Suture Practice Kit Review – Suturing Training Companion

Suturing is an essential part of any clinical practice, no matter what kinds of medical education you are pursuing or whether you want to become a medical doctor, veterinarian, or nurse. Mastering basic suturing techniques is necessary for all medical professionals. Nothing compares to real skin when it comes to suturing, but you can’t just jump right into practicing on humans. Because of this, a suture practice kit is an ideal option for a medical student to practice suturing.


Before practice suture kits appear on the market, medical students’ only choice is tissue from animals like chicken breast and pig feet. However, that’s quite an expensive way to sharpen your suturing skills and nowhere convenient. Things are less appealing, considering that meat is perishable and only lasts for a short time and a few practice sessions. A silicone practice pad, however, is design to withstand multiple practice sessions. Besides, when it comes to cost per training session, a practice suture kit costs only a fraction of what meat costs. Its long-lasting design enables you to start over whenever you made a mistake. The affordable price alleviates the stress of cost peruse and helps you horn your suturing skills in a more focused way.


What’s inside a suture practice kit?

Durable Silicone Pad

Suture practice pads simulate the anatomical structure of human tissue with three layers, namely lacerated skin layer, fat layer, and muscle layer, to provide the best human skin and flesh feeling. It seems that most brands on the market have similar silicone pads in the suture training kit, but upon detailed testings from our lab, we found that there are two types of silicone pads available. One model feels a bit hard and looks smooth on the surface; the other type is softer, and the texture feels more like skin.

To prevent ripping the silicone material and thus enhance durability. Most of the suture practice pads are horizontal mesh enhanced, meaning manufacturers insert a vertical mesh layer between the skin and the fat layer. More advanced models have gone further to improve the pad with vertical mesh to aid the practice of deep suturing techniques.

Suture Tools

There are five essential tools for you to get the practice started, namely scalpel handle, needle holder, iris scissors, Adson forceps, and mosquito forceps. These tools are standard equipment you can find from surgical suture kits. Suturing instruments come with a practice suture kits are made from stainless steel, but they might not as durable as surgical-grade tools given the price at which they are selling.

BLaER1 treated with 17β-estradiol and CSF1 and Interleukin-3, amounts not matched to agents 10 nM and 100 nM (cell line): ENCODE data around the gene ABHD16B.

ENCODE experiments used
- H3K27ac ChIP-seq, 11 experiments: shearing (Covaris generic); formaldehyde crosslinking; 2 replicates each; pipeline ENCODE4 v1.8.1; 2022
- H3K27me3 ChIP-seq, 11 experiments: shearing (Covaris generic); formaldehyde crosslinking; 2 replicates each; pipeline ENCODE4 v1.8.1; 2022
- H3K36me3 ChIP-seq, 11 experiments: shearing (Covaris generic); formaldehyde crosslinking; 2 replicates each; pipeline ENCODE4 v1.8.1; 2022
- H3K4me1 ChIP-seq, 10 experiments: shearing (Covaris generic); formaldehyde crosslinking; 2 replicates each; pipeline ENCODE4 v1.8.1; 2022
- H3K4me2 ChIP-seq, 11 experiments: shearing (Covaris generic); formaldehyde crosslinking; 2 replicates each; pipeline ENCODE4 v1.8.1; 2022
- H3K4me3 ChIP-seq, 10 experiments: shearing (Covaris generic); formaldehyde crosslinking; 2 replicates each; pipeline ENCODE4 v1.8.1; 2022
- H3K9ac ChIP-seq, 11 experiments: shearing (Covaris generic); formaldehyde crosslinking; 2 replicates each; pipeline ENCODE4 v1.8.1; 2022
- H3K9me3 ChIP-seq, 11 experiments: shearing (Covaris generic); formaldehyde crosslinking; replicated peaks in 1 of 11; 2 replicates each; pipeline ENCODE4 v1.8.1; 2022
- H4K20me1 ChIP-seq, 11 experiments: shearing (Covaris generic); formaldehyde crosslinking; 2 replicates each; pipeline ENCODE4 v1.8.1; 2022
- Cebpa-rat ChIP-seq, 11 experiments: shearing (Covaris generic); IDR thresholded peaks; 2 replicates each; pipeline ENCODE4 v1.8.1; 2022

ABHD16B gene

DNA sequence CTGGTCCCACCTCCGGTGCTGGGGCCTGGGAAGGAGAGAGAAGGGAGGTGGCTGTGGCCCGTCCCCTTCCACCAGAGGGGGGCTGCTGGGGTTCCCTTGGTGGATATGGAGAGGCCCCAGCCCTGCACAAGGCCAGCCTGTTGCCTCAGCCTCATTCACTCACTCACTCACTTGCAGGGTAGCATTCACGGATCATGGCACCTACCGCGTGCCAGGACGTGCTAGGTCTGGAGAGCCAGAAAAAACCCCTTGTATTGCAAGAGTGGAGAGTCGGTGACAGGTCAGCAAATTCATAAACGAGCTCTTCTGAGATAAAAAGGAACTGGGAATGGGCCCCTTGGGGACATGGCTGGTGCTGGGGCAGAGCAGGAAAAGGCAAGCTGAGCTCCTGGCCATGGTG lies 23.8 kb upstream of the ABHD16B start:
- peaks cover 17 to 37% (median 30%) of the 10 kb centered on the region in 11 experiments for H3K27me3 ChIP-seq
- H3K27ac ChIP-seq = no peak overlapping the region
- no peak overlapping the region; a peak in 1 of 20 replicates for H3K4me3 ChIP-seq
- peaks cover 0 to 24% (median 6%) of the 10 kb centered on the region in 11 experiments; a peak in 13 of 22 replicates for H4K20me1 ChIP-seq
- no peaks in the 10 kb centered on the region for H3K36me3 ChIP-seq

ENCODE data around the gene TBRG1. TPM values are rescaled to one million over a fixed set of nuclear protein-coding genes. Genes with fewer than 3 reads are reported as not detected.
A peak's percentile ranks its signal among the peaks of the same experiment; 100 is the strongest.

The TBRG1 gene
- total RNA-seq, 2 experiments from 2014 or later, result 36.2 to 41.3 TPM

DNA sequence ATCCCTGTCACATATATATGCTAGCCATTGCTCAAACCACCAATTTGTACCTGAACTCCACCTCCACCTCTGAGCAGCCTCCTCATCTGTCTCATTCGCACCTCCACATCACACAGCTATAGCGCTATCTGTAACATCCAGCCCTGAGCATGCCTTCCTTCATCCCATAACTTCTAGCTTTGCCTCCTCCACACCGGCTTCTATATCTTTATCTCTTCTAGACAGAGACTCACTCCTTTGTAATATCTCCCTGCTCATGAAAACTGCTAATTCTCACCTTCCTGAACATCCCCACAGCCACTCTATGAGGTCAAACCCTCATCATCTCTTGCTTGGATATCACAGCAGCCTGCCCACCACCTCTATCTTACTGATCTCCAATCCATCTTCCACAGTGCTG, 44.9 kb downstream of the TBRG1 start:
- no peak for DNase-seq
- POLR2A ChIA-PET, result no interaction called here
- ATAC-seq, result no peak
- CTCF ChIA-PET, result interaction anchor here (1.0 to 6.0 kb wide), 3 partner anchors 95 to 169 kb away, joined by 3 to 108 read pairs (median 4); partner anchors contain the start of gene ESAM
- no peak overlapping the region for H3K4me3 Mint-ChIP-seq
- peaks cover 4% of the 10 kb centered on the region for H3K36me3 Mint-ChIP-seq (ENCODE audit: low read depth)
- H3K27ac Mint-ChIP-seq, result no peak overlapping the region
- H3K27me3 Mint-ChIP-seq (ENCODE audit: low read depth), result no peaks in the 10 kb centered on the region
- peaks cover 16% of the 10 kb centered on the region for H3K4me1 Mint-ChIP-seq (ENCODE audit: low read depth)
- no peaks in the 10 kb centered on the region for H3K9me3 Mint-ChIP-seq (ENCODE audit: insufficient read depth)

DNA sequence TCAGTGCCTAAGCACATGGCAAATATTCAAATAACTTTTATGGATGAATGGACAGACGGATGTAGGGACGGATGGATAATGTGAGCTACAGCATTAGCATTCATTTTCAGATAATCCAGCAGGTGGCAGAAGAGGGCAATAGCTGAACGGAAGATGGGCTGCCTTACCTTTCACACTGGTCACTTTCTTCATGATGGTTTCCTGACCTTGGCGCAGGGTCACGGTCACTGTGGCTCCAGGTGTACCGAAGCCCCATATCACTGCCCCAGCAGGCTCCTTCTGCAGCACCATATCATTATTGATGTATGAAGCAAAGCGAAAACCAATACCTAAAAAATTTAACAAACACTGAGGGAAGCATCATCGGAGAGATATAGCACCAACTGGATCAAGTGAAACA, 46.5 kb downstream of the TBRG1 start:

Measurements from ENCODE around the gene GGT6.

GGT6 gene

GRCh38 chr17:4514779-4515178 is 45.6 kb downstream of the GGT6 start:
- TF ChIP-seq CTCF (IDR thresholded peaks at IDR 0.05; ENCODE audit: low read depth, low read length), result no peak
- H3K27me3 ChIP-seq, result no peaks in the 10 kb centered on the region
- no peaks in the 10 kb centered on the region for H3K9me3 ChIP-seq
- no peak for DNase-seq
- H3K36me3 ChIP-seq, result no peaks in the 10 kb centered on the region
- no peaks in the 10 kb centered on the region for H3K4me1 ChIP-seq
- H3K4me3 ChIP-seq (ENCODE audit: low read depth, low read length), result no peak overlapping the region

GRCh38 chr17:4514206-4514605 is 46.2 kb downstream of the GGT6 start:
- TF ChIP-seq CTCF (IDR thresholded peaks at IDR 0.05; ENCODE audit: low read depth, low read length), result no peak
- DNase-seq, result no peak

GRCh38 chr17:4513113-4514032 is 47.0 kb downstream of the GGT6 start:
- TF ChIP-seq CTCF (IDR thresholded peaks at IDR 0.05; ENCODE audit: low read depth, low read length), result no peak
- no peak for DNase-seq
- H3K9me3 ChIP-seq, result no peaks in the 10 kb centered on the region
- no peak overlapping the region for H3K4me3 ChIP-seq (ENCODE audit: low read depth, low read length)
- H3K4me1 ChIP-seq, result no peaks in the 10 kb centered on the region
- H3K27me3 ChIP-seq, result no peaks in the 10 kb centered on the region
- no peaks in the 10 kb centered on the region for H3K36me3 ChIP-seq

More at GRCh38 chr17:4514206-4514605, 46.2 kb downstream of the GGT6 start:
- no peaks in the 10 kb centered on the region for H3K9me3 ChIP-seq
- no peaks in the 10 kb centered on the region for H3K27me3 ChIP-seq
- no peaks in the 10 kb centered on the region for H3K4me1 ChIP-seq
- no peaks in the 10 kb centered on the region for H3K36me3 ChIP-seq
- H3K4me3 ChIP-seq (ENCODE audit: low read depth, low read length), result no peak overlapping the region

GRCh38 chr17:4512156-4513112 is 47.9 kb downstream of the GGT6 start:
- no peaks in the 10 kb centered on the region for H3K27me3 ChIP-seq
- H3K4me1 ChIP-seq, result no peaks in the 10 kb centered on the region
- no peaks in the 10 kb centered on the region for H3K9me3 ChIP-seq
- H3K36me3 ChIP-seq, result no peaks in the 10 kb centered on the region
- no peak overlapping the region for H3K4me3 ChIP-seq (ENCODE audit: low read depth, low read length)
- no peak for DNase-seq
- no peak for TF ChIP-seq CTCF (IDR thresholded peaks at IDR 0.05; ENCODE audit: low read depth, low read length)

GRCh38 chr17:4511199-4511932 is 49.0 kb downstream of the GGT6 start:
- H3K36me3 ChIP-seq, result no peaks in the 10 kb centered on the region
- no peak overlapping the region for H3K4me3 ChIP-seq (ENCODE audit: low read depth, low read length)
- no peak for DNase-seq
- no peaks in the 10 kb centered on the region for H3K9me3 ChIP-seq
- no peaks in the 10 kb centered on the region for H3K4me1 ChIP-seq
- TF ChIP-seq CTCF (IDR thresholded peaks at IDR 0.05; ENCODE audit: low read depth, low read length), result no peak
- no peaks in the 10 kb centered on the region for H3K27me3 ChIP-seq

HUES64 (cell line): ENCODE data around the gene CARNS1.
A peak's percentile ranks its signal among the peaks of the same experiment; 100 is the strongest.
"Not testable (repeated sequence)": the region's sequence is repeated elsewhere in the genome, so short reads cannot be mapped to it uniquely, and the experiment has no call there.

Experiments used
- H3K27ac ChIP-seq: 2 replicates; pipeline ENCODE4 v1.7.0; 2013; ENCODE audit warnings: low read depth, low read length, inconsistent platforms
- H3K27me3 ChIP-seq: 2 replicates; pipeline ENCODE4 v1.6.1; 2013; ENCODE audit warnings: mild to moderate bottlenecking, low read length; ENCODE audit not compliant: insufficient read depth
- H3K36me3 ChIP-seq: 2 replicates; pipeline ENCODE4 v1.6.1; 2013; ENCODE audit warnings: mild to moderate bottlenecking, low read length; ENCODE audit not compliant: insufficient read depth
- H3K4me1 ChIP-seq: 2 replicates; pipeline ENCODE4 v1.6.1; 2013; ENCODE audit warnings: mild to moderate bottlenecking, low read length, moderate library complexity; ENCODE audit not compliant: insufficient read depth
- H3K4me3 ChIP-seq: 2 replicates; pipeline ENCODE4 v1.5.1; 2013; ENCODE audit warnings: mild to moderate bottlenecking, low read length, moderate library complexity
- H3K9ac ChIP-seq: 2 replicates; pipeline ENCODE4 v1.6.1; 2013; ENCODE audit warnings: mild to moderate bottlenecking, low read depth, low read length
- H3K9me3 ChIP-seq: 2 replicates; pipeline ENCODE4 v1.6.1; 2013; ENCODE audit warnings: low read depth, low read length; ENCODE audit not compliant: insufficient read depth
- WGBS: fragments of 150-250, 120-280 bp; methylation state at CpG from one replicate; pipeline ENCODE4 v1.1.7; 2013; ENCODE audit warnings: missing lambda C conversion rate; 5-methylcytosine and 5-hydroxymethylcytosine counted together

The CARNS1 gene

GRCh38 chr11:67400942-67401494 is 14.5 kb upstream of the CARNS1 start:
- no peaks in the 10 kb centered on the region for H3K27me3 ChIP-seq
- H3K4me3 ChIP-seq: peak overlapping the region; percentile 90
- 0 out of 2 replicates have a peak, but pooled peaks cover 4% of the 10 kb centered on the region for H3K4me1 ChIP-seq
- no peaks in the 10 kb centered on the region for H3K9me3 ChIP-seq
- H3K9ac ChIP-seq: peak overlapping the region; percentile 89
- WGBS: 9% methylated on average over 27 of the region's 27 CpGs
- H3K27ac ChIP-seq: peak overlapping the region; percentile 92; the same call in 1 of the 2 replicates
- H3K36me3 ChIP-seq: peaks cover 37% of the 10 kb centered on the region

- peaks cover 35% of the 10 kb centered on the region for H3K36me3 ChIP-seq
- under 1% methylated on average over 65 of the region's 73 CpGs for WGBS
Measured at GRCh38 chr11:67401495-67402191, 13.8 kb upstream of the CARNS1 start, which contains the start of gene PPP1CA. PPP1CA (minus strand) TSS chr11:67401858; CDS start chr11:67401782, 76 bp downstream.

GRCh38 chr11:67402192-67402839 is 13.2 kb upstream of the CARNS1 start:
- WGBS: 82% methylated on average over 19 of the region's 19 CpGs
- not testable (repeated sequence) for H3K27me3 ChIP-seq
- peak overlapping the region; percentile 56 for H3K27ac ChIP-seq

Suture Threads with Needle

Modern sutures are prepackaged with needles attached and are ready to use right out of the packages. Different Sutures threads consist of various materials like silk, Nylon, Polyester, and Polypropylene, etc. and needles attached to them are of different sizes ranging from 2/0 to 7/0, among which 2/0 to 4/0 are popular sizes for basic training. These variations are necessary because some wounds require different suture threads and needle sizes. For a detailed explanation of sutures thread with needles, check out my recent post Sutures Thread with Needle.

Suture Case

An all-in-one case that holds everything in one place is ideal for you to carry around. However, you might get along with models only to keep suture tools if you put away the silicone pad, sutures threads, and scalpel blades carefully. Some vendors offer zipper bags to hold everything. We suggest you be cautious when using these bags because the scalpel blades and needles are sharp objects that made it easy to harm you when not putting in a hard case.



Price and recommendation

Critical factors of prices for a practice suture kit include the number of suture threads, quality of suture practice pad, and quality of then suture case.

At sub $30 range, you can only get a couple of suture threads, and the practice pad might not be as durable since the vendors might omit mesh structure to cut costs. You might also be missing a suture case to carry all the materials.

At $30-$35 range, you can get abundant suture thread to practice, and the silicone pads are of better quality with a more robust mesh structure and anti-slip bottom for superior practice and storage experience. The case comes with the kit is capable of putting everything in it and have inner pockets to separate suture threads, tools, and the suture practice pad. At this price range, we recommend products from Medi Architect.